"So there's no plot? Nothing the main characters have to accomplish before the end?"

"No, it's just about a family."

That failed to intrigue me anymore. Not the book's fault. Amy told me that there was no evil dark side in the book, or any huge battlebots, no creatures, no space travel. She was ribbing me but she was also pointing out that my taste in books is sometimes crap.

Then I started reading The Prisoner by Disch as I found one in the paperback stacks at the library. I also started reading the first Harry Potter. I'm about 100 pages into both. I like reading two books at once. It gives me a chance to "change the channel," as it were. Like a comic book series. One 22-page monthly comes out, I read it, put it down, and read another one, waiting for the next installments. Two-part tv shows and series too. I like serials, which is one of the reasons I am liking Stephen King's The Green Mile. I found the six original, separated installments at Goodwill. I have read the first two, waiting to pick up the third when I finish something else. I don't think I would even have started The Green Mile if I got it in a complete addition.

So I probably won't finish Little Women before break. But I have done lots of little fun things that are good for me, for recharging my batteries. I have watched plenty of Doctor Who on the Netflix Watch Now. Played with the kids. Generally fooled around.

See, that's what Christmas Break for a teacher is really for. Recharging the batteries. I took an hour yesterday to look over the upcoming Romeo and Juliet lesson for the freshmen and Macbeth for the seniors. I still have to look over a basic plan for Speech class. To get out of seventh period study hall, I am taking on second semester Speech class, basically adding another prep to my day. And only for like seven kids too. That's all right, anything to get out of that seventh period study hall.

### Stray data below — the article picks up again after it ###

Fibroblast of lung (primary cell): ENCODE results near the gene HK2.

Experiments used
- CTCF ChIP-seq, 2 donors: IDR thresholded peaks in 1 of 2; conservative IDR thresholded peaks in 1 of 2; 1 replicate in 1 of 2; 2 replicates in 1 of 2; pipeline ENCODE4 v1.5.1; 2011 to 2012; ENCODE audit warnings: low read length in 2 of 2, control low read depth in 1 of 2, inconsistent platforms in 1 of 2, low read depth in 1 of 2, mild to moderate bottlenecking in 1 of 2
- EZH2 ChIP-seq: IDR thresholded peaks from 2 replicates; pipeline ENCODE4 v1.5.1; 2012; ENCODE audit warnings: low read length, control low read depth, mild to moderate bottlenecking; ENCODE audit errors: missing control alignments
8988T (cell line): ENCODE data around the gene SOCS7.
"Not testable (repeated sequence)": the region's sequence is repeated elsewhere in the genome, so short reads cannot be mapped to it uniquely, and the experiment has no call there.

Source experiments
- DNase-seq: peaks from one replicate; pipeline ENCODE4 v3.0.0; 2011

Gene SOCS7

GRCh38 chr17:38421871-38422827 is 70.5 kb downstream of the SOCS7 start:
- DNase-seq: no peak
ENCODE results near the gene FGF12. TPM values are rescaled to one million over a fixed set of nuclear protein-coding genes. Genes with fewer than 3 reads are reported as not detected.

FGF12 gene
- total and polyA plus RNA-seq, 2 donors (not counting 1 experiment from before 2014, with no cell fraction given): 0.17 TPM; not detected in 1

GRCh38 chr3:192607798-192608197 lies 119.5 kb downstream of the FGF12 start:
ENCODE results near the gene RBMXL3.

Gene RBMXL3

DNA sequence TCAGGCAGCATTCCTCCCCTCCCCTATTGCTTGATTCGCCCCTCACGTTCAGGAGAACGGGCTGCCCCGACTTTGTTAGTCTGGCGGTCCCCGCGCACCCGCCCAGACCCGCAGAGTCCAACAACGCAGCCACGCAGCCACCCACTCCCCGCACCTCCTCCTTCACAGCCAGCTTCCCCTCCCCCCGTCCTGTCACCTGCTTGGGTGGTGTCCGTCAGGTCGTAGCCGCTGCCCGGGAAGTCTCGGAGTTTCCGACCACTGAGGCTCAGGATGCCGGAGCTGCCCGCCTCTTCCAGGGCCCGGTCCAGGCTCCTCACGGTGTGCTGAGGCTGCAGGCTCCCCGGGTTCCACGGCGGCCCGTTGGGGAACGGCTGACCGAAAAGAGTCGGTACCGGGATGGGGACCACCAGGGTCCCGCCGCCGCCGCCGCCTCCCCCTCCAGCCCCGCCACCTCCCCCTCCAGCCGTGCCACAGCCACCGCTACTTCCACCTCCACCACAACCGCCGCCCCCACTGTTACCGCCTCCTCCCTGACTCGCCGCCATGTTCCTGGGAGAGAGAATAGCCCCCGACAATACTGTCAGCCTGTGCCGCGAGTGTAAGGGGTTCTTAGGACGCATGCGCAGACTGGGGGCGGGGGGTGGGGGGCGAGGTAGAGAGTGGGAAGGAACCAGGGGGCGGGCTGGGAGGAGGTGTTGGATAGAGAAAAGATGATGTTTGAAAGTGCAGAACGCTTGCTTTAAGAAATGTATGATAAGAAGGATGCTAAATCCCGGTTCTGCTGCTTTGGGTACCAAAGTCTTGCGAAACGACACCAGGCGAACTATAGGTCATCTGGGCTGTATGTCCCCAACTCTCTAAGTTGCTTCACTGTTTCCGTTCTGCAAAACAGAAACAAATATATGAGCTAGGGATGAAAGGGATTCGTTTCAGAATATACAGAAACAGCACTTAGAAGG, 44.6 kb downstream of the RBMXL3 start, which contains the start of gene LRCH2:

Wednesday, January 02, 2008


Updated my code today. Is it good? Like? Dislike? Am I missing anything?? It took me a good hour, plus I got most of the code from an online free template site.

Tuesday, January 01, 2008

A day full of possibilities

As we take stock on a new year, we have to also look back upon ourselves, in order to expand for the future.

Last year at this time, I was 3,314 miles away up in Alaska. I still can't believe it myself sometimes. That's one of those things that shows I have guts and determination and the ability to stand up wherever I am and take charge of my life.

That's why this last Calvin and Hobbes strip is so important to me. It was first published on December 31, 1995, a Sunday, and I still have the original I cut out of the Chicago Tribune hanging up in my bathroom where I see it every day. Calvin's childlike innocence of accepting the situation and seizing the best out of it makes me start each day with the same "Let's go exploring!" attitude. It matches the attitude of my tattoo on my right shoulder of the Superman symbol--it reminds me every day to be the best super man that I can be.

So while I do not have any resolutions per se for 2008, I only know that I want to be the best I can be. I know that I will stand up and take charge of things, from being the best father and husband to being the best teacher. Even my hobbies are going pretty well as I still am expanding Independent Propaganda.

That's my real resolution. 2008 will be filled with more of the same as we can't all start over. As U2 sang, "Nothing changes on New Year's Day." However, it is this approach to understanding where you have come from every year, knowing that this year will be the best ever, that makes New Year's Day so special. The real resolution is understanding that today, the start of a new year, is a day to approach the world as fresh as the new found snowfall, which we got in abundance last night down here in Normal, Illinois.

And that's why that comic strip still hangs in my bathroom, reminding me of this feeling every day of the year, whether it is January or June. Approach every day like a kid with a sled on newfallen snow. Explore. As Hobbes says in the strip, "It's like having a big white sheet of paper to draw on."

What will I draw this year?